Patti Smith and Lenny Kaye at New Orleans JazzFest in 2013. Photo by Andy Coughlan

Part 1: I find God — well, a Godmother, at least.

I saw a meme on social media saying something about sharing gratitude in this time of coronavirus social distancing. I don’t do those kinds of things, but it did get me thinking about a very cool experience I had seven years ago.

It was May 2, 2013. Patti Smith was playing the New Orleans Jazz & Heritage Festival and I knew I had to be there. I had been a fan for decades but never seen her, so I took the day off work, filled up my old car with gas and headed down I-10 for the day. It only takes about three-and-a-half hours from where I was living in Orange, so I left at 6:30 a.m., planning to make a day of it JazzFest closes at 7 p.m. which meant I could be home by midnight). Also, leaving so early meant I didn’t have to strain the A/C on my car which was intermittent at best.

patti4JazzFest has a cool vibe. I am not a frequent visitor, but I have always had a great time. Patti was playing on the second biggest stage, the Gentilly, and I fully expected to be quite a way away from the stage as there is always a large crowd who stake out prime spots. It didn’t matter, I was just happy to finally get to see her perform.

As luck would have it, by early afternoon the skies darkened and began pouring rain. The less hardy souls fled for the various tented gigs or under the grandstands. I hadn’t come all this way to bother about getting wet. I wrapped my camera in a plastic bag with a hole for the lens and made my way to the front railings.

There was a sparse but enthusiastic crowd and when Patti appeared, we cheered as loudly as we could. Known as the “Godmother of Punk,” she is a wordsmith the equal of Bob Dylan, Leonard Cohen and the best songwriters. Like them, she is a true poet. Her memoir, “Just Kids,” had been released a couple of years earlier and just added to the legend. I was in tears just reading the prologue, not because of its sadness, but because of the beauty of her prose.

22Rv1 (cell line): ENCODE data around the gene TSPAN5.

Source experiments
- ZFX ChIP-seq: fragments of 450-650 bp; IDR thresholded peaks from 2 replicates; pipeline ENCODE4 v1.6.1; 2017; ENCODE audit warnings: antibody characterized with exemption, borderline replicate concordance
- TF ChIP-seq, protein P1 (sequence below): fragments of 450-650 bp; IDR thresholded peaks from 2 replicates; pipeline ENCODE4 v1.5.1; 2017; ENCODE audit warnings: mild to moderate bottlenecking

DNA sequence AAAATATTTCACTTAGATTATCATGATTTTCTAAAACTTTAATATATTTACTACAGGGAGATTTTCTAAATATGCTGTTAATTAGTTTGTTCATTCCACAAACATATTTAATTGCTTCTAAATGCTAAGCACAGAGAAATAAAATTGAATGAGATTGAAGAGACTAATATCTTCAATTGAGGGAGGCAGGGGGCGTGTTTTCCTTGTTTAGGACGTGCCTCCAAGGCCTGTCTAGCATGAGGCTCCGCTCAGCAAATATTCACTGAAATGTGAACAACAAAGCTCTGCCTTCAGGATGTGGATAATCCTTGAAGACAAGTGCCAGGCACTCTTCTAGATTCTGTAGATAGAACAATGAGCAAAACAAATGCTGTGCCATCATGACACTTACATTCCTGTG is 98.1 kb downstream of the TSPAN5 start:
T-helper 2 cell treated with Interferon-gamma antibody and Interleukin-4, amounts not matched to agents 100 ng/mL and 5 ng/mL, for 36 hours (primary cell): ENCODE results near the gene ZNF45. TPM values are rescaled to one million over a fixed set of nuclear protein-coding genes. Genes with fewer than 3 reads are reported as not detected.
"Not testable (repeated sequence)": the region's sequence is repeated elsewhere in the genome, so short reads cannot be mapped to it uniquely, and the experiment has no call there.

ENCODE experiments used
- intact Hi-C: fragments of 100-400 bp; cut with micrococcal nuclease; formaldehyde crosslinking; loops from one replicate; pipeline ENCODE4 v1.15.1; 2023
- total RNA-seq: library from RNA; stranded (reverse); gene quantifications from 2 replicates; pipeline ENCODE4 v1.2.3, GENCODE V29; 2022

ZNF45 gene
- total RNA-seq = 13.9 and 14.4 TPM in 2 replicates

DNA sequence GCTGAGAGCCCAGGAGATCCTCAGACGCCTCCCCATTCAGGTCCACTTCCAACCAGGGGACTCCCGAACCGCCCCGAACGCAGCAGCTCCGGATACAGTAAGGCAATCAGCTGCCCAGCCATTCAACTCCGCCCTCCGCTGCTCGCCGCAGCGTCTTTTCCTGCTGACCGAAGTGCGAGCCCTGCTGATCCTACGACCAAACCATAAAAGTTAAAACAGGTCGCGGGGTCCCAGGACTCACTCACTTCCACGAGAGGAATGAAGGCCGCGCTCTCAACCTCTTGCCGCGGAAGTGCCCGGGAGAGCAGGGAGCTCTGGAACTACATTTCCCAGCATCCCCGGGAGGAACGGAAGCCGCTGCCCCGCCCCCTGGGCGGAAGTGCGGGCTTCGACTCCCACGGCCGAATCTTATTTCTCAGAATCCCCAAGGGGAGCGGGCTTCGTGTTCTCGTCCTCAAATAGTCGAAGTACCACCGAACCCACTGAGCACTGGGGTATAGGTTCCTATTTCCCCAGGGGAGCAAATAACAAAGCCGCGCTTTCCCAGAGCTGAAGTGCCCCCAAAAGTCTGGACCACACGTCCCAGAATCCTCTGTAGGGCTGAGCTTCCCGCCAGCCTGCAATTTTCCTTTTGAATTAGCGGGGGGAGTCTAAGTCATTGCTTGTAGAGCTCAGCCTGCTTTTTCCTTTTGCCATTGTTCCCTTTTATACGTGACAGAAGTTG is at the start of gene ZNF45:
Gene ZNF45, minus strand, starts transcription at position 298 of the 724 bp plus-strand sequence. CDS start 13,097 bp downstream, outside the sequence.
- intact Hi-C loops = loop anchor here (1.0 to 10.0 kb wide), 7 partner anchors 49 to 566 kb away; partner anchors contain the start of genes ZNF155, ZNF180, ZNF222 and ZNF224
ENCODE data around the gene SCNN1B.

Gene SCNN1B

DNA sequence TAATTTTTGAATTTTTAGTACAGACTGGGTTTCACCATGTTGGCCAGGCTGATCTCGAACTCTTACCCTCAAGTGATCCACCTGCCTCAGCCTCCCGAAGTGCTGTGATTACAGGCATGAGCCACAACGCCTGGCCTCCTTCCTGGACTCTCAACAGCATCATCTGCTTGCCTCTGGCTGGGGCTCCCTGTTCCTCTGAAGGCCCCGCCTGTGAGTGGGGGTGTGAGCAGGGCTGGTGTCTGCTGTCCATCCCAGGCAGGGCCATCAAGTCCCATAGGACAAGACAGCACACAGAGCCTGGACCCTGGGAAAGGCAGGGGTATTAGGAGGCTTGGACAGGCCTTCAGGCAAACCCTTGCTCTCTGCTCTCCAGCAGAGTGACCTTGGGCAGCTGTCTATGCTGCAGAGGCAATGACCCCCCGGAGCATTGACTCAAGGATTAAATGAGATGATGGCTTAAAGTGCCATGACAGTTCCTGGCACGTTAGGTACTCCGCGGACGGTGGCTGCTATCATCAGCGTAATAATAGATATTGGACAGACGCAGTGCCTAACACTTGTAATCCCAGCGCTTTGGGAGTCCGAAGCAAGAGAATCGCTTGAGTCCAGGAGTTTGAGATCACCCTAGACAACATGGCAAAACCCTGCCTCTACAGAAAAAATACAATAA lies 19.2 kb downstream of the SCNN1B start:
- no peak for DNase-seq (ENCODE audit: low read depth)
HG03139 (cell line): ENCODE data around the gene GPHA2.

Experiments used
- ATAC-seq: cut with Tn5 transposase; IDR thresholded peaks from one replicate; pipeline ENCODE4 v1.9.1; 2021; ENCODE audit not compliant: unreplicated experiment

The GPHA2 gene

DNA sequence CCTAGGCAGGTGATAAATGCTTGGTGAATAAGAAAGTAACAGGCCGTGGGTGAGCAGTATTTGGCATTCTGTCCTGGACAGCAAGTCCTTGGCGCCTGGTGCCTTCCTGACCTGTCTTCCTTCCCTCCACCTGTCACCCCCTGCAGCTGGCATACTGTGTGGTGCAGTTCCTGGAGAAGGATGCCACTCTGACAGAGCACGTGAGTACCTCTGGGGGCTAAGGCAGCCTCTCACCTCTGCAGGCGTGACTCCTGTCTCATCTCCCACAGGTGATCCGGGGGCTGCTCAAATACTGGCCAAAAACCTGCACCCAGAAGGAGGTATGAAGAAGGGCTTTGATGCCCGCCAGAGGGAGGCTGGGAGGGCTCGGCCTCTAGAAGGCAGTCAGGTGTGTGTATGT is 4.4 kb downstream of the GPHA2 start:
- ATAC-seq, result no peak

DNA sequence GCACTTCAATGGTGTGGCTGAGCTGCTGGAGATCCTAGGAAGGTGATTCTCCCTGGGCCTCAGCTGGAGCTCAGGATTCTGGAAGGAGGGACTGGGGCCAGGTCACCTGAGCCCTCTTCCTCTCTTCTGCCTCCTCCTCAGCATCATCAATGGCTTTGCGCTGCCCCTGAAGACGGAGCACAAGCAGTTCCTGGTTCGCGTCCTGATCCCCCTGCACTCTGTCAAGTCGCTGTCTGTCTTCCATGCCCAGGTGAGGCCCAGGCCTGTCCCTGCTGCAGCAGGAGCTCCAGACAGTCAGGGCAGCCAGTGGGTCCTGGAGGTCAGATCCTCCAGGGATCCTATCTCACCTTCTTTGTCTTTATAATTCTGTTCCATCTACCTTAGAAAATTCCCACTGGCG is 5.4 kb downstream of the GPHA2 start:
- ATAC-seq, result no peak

So here she was, thin and smiling, in her standard uniform of jeans, T-shirt, jacket and waistcoat, topped off with a floppy wool hat. Her long-time collaborator Lenny Kaye led the band behind her.

Patti Smith and Lenny Kaye at New Orleans JazzFest in 2013. Photo by Andy Coughlan

I was glad it was raining as it obscured my tears of joy that seemed to flow every few minutes. I hear people refer to having a religious experience. That’s not really my thing, but this was as close as I’m ever likely to get. It was not just the songs. Patti Smith is a presence. People think of punk as being aggressive, masculine, angry. It can be those things. But the best of it is thoughtful, activist, intelligent — a call to action for a better world. Patti’s attitude is punk, but her message is positive, inclusive, loving.

Several times she apologized for making us stand in the rain. I couldn’t have cared less. She was everything I had imagined and more.

Then it happened. She walked to the front of the stage. “Maybe it will stop raining soon,” she said quietly, smiling, like she was talking to us individually. Then she started to sing, and almost as soon as she started the rain eased and the clouds broke. I am not going to go so far as to claim a beam of light shone from the heavens, but it brightened. Patti looked up and smiled, then laughed, and we cheered and laughed with her.

I am not by nature, blessed with a sunny disposition, but I was completely happy at the end of her set — her fantastic classic “Gloria.” I wandered around checking out a few other bands that have completely slipped my memory, until, at dusk, I walked back to my car, only slightly damp, ready for the drive home….

Part 2: A weary traveler in the Big Easy — and a dead battery.

Patti Smith and Lenny Kaye at New Orleans JazzFest in 2013. Photo by Andy Coughlan

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